Your CV is your big chance to sell yourself, and when employers take 30 seconds on average to read an indvidual’s CV and make a judgement on whether or not that person is suitable, it is important to ensure that your CV makes an impact and grabs the reader’s attention. Here are our tips on writing a successful CV.
Tailor your CV
Every role is different, therefore your CV should be tailored for each different job you are applying for. This shows the employers that you are committed and have researched the job and the company, and stands out more than a generic CV.
Be informative, but keep it concise
Reading reams of information is more likely to dissuade employers so it is beneficial to use short, snappy sentences to get your point across more clearly. Don’t ramble or include anything that’s irrelevant, and keep it to 2 sides of A4. CV’s that are hard to read or are too long are more than likely to end up in the bin, so don’t use any fancy fonts.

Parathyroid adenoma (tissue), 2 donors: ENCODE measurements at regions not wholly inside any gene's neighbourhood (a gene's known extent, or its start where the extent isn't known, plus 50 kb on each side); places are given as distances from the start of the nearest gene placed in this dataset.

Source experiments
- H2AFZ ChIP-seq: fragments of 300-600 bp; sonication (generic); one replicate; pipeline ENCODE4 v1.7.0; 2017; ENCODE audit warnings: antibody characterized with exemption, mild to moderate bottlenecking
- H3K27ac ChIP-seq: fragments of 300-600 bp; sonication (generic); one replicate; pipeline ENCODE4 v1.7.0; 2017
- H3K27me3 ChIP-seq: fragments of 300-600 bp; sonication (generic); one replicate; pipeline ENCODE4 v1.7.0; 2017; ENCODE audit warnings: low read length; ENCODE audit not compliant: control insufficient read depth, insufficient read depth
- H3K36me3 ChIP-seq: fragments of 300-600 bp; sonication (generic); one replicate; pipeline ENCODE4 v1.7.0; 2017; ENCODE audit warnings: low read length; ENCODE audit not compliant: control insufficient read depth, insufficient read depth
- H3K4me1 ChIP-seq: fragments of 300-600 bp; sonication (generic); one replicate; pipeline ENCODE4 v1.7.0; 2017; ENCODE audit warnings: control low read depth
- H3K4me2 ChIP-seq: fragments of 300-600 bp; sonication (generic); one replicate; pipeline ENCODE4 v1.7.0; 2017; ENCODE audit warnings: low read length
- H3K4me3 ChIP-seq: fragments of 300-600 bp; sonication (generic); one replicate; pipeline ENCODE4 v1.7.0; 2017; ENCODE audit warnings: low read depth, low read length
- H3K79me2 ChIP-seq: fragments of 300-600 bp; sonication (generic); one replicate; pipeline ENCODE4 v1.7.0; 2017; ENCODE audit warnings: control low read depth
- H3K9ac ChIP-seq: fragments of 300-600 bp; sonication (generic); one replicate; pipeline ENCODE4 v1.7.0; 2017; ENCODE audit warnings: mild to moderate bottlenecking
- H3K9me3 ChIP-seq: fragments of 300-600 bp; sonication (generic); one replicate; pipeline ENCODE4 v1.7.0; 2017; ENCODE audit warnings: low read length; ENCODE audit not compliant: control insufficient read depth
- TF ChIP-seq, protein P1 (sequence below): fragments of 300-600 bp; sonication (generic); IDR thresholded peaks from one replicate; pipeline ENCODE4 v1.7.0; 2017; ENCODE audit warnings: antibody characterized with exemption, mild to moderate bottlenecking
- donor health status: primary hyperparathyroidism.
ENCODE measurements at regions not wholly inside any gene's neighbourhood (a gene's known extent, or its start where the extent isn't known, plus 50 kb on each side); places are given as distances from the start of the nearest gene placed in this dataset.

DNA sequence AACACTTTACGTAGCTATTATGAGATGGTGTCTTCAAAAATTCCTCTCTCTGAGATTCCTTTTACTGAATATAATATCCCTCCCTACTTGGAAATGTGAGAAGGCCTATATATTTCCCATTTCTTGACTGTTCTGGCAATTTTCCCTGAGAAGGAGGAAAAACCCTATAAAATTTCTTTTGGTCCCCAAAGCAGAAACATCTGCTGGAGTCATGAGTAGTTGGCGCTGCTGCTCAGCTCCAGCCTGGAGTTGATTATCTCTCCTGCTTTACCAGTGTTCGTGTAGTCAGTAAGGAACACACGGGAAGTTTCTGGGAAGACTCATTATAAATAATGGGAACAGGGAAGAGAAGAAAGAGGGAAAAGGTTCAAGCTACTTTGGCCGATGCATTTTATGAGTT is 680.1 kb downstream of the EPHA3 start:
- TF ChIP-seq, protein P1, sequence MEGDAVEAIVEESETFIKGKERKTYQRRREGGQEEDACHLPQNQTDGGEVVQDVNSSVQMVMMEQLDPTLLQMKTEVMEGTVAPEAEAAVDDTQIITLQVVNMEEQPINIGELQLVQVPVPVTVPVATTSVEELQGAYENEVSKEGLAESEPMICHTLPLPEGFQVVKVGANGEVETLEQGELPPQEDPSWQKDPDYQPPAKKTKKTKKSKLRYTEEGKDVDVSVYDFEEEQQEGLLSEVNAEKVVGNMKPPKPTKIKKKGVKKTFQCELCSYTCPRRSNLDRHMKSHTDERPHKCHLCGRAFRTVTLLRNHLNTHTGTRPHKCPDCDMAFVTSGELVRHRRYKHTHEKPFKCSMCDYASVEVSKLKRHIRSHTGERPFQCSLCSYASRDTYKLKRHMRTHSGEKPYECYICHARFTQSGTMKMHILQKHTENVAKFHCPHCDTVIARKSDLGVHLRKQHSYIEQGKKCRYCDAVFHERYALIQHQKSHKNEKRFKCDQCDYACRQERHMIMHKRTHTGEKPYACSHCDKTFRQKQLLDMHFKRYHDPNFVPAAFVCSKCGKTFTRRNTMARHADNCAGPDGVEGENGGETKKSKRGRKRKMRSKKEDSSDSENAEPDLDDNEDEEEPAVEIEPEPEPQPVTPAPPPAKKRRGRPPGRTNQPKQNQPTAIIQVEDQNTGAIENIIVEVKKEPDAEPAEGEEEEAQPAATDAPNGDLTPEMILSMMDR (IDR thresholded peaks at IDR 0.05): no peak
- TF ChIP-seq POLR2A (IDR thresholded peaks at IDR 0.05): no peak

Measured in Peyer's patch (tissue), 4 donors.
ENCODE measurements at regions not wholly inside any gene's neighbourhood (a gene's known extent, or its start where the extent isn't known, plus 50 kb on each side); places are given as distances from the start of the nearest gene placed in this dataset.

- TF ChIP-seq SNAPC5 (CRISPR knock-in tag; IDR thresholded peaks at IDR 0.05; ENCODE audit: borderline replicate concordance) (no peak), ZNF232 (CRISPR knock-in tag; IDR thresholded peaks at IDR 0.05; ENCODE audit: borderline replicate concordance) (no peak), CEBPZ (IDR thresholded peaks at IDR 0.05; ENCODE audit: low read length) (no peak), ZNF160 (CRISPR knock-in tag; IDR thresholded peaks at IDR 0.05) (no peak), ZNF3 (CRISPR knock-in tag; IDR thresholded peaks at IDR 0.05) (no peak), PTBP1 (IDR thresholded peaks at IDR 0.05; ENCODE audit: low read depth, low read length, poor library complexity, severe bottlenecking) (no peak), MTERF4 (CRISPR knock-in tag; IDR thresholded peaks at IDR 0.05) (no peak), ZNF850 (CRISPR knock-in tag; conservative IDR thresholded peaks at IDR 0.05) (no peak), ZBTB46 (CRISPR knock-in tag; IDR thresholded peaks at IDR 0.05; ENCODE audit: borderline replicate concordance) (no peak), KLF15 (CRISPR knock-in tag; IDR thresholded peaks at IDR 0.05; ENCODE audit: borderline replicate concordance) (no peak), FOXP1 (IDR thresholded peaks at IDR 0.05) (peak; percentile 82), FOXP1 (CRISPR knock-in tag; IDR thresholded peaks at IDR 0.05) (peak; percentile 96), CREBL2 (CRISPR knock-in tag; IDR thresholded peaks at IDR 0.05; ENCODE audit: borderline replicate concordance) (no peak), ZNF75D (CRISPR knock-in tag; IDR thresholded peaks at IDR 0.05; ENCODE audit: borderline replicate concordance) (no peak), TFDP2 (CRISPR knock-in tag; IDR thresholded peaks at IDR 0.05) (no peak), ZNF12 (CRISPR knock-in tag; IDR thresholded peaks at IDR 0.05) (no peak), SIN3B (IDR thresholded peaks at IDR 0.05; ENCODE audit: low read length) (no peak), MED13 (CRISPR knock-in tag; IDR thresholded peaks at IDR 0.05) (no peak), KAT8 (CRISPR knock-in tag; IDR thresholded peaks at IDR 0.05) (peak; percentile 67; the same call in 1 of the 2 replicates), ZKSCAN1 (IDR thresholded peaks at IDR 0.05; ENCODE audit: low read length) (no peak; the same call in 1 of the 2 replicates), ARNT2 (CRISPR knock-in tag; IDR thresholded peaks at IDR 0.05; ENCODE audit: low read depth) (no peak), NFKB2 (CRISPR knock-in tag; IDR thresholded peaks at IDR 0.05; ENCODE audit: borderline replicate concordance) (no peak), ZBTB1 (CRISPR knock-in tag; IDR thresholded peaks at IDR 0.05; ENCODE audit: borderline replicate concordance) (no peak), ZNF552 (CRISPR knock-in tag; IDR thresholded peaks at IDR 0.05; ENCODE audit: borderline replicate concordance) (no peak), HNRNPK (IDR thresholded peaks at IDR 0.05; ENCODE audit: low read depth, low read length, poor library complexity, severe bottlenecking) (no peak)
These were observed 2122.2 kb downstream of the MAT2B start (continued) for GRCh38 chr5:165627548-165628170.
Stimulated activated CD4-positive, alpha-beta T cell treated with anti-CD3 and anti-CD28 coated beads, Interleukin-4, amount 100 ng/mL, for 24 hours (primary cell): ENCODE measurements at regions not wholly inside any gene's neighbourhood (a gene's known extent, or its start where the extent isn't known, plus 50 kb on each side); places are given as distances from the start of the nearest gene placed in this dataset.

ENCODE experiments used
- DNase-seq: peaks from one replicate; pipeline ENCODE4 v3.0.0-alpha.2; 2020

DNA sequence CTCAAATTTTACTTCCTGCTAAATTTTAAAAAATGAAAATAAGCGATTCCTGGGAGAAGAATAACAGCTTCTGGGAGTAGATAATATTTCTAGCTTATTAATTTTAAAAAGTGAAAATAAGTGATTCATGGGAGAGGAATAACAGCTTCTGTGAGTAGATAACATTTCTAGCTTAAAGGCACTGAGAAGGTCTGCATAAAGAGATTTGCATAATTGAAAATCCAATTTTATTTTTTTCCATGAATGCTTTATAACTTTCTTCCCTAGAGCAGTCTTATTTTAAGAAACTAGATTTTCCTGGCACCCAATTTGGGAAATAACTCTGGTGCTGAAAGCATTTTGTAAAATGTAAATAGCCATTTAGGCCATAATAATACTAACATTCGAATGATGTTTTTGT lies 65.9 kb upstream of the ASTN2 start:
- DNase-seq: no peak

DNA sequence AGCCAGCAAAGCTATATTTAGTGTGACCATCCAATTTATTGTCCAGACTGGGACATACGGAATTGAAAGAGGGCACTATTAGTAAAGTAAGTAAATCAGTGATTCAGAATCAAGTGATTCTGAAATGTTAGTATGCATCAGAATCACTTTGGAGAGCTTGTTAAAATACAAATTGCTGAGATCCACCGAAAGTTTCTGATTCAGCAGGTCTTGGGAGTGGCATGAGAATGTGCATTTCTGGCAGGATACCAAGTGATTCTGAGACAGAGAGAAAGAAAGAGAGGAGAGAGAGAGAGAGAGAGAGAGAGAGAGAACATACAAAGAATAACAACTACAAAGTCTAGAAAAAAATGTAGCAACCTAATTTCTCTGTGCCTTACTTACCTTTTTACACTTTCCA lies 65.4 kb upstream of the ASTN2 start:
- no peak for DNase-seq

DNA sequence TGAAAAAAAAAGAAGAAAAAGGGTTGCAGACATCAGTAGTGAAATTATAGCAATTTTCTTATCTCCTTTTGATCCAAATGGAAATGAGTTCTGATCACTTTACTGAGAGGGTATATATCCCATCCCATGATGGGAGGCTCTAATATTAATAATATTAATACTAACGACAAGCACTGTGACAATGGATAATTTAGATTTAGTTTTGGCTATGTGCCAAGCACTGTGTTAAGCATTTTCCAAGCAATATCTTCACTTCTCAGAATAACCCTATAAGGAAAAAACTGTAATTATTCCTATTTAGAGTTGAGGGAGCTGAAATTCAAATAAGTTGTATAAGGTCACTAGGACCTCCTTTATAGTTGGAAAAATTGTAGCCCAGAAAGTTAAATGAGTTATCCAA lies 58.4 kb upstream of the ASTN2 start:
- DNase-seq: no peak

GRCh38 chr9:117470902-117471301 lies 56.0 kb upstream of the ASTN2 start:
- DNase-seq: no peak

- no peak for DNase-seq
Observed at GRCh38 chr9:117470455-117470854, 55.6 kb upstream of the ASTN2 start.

If relevant, you should always start with your current/ most recent position and work backwards. It is useful to provide your job title, start and finish dates, the company name and a brief description of the role including any relevant responsibilities. If you don’t have any work experience, give a brief description about any skills you have that would be beneficial to the employer.
If you have any qualifications that you think will be beneficial, list them. These can be professional and academic qualifications. You need to show the employer that you are the best person for the job, so include any skills such as languages, technology or vocational training. Any voluntary work that you have done will also boost your CV and make you more attractive to employers.
Imagine an employer reads an outstanding CV, and believes that the individual would be perfect in their company, but they have left out some incredibly important details such as their name, or contact details. Always put this information at the top of the page where it can stand out.
These are the main reasons why CVs are ignored:
- Lack of relevant information
- Insufficient evidence/ Embellishment
- Too long
- Poor spelling and grammar